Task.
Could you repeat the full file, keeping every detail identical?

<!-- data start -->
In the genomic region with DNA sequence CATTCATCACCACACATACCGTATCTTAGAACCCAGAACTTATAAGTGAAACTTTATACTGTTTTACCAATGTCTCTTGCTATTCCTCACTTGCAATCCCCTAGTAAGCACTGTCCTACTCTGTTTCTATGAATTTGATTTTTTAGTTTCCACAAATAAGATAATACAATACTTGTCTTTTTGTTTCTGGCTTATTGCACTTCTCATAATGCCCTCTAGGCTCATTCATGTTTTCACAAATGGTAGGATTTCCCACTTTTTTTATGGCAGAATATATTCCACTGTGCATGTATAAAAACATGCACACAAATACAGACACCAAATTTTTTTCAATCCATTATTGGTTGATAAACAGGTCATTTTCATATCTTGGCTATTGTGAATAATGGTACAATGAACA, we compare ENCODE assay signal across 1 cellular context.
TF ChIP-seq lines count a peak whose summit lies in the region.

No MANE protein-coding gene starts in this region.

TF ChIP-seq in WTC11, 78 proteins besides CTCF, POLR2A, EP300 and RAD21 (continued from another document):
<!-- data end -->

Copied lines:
In the genomic region with DNA sequence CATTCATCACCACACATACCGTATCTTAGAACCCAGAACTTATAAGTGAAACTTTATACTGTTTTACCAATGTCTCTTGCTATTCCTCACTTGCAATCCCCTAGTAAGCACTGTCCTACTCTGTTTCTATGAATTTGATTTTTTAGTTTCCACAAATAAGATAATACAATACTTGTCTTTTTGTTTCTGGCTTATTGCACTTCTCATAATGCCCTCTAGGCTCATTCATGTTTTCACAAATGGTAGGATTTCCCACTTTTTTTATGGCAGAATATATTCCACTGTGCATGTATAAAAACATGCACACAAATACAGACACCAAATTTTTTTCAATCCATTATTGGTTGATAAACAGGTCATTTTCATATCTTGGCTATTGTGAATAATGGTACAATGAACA, we compare ENCODE assay signal across 1 cellular context.
TF ChIP-seq lines count a peak whose summit lies in the region.

No MANE protein-coding gene starts in this region.

TF ChIP-seq in WTC11, 78 proteins besides CTCF, POLR2A, EP300 and RAD21 (continued from another document):